9. ^ Greatest Video Hits 2 playlist on YouTube (Queen Forever)
  10. ^ "Queen "Sheer Heart Attack" album and song lyrics". www.ultimatequeen.co.uk. Retrieved 10 December 2020.
  11. ^ "Queen "A Kind Of Magic" album and song lyrics". www.ultimatequeen.co.uk. Retrieved 10 December 2020.
  12. ^ "Nederlandse Top 40 – Queen" (in Dutch). Dutch Top 40. Retrieved 21 August 2020.
  13. ^ "Queen: Artist Chart History". Official Charts Company. Retrieved 21 August 2020.
  14. ^ "Top AFP - Audiogest - Top 3000 Singles + EPs Digitais" (PDF) (in Portuguese). Associação Fonográfica Portuguesa. Retrieved 11 August 2020.
  15. ^ "Italian single certifications – Who Wants To Live Forever" (in Italian). Federazione Industria Musicale Italiana. Retrieved 26 November 2020. Select "2020" in the "Anno" drop-down menu. Select "Who Wants To Live Forever" in the "Filtra" field. Select "Singoli" under "Sezione".
  16. ^ "British single certifications – Who Wants To Live Forever". British Phonographic Industry. Retrieved 9 November 2020.
  17. ^ "Queen / Seal Who Wants To Live Forever". Allmusic. Retrieved 13 March 2019.
  18. ^ The Freddie Mercury Tribute Concert: Who Wants To Live Forever Ultimate Queen. Retrieved 20 August 2011
  19. ^ "Diana princess of Wales - Tribute". Billboard. 22 November 1997. Retrieved 3 October 2020.
  20. ^ "Isle of Wight Festival: Queen pay tribute to Orlando shooting victims". BBC. 14 June 2016.
  21. ^ Richardson, Hollie (28 January 2021). "It's A Sin: all the music from the hit Channel 4 series". Stylist.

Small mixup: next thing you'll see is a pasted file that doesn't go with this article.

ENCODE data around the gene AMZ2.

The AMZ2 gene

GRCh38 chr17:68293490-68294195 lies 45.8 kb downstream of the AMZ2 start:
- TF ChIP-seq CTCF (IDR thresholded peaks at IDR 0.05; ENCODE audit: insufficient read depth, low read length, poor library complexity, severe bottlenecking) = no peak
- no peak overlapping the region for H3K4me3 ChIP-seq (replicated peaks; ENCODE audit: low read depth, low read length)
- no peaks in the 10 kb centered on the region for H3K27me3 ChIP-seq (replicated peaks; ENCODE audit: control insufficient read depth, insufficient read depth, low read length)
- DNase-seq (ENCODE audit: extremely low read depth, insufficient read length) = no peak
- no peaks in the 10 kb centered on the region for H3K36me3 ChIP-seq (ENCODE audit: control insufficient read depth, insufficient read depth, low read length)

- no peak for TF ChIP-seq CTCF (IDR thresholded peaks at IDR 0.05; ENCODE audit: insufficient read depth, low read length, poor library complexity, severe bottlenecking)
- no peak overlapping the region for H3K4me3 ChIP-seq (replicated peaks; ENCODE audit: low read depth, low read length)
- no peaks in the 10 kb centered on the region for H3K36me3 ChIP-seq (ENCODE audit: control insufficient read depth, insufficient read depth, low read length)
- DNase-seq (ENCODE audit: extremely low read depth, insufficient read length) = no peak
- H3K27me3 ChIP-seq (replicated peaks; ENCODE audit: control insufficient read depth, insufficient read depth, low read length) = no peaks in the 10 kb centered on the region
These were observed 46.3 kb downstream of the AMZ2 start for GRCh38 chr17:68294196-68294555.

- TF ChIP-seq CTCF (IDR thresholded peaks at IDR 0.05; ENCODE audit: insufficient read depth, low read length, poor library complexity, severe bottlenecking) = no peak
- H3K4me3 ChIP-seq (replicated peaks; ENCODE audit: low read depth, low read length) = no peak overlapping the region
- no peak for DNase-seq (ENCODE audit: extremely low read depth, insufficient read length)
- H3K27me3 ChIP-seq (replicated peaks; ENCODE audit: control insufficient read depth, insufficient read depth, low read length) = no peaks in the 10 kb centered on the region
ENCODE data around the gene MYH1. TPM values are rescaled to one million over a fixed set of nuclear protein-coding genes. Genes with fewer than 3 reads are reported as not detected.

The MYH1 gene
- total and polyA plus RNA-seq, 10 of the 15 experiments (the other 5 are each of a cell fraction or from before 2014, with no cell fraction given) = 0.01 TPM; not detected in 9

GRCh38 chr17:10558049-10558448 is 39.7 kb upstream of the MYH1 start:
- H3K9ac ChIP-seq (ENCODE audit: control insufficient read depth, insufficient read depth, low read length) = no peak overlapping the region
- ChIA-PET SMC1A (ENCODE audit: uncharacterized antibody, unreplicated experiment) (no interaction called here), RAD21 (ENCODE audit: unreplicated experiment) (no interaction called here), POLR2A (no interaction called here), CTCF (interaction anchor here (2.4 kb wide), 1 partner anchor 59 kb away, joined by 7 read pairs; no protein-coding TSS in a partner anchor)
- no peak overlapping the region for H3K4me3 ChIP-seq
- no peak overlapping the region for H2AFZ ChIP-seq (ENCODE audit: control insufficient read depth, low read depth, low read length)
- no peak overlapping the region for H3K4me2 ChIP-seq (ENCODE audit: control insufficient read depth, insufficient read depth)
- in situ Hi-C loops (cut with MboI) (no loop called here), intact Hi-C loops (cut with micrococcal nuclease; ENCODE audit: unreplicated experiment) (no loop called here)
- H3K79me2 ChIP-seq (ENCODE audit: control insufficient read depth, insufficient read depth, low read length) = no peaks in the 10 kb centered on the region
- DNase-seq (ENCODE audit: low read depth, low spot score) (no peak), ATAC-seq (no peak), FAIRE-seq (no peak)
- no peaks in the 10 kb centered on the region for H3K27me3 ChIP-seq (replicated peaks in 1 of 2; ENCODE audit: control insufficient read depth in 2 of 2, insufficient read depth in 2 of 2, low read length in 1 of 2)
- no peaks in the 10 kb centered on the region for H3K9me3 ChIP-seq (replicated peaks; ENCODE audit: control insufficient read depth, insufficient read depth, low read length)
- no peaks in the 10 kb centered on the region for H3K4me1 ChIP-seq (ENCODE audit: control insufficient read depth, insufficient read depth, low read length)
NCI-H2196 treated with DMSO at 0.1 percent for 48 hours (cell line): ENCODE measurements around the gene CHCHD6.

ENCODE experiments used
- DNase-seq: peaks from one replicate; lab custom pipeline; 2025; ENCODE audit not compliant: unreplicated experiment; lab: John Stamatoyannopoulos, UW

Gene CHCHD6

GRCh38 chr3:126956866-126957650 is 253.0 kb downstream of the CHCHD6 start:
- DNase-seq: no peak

22. ^ "Angels 'favourite funeral song'". BBC News. 10 March 2005. Retrieved 24 February 2013.
  23. ^ "Congratulations to the nominees for the 1997 Echo-Award" (PDF). Music & Media. p. 9. Retrieved 22 December 2019.
  24. ^ "Credits - Matt Broadley". mattbroadley.com. Retrieved 29 January 2017.
  25. ^ "Austriancharts.at – Dune – Who Wants To Live Forever" (in German). Ö3 Austria Top 40. Retrieved 20 April 2018.
  26. ^ "Music & Media: Eurochart Hot 100" (PDF). Music & Media. Retrieved 5 May 2018.
  27. ^ "Offiziellecharts.de – Dune – Who Wants To Live Forever" (in German). GfK Entertainment Charts. Retrieved 19 March 2019.
  28. ^ "Top 10 Hungary" (PDF). Music & Media. Retrieved 5 May 2018.
  29. ^ "Nederlandse Top 40 – Dune" (in Dutch). Dutch Top 40. Retrieved 20 April 2018.
  30. ^ "Dutchcharts.nl – Dune – Who Wants To Live Forever" (in Dutch). Single Top 100. Retrieved 20 April 2018.
  31. ^ "Swedishcharts.com – Dune – Who Wants To Live Forever". Singles Top 100. Retrieved 20 April 2018.
  32. ^ "Swisscharts.com – Dune – Who Wants To Live Forever". Swiss Singles Chart. Retrieved 20 April 2018.
  33. ^ "Top 100 Single-Jahrescharts" (in German). GfK Entertainment. Retrieved 7 August 2015.
  34. ^ "1997 Year-End Sales Charts: Eurochart Hot 100 Singles" (PDF). Music & Media. Retrieved 19 December 2019.
  35. ^ "Top 100 Single-Jahrescharts" (in German). GfK Entertainment. Retrieved 17 April 2018.
  36. ^ "who wants to live forever | full Official Chart History". Official Charts Company. Retrieved 27 November 2018.

External links[edit]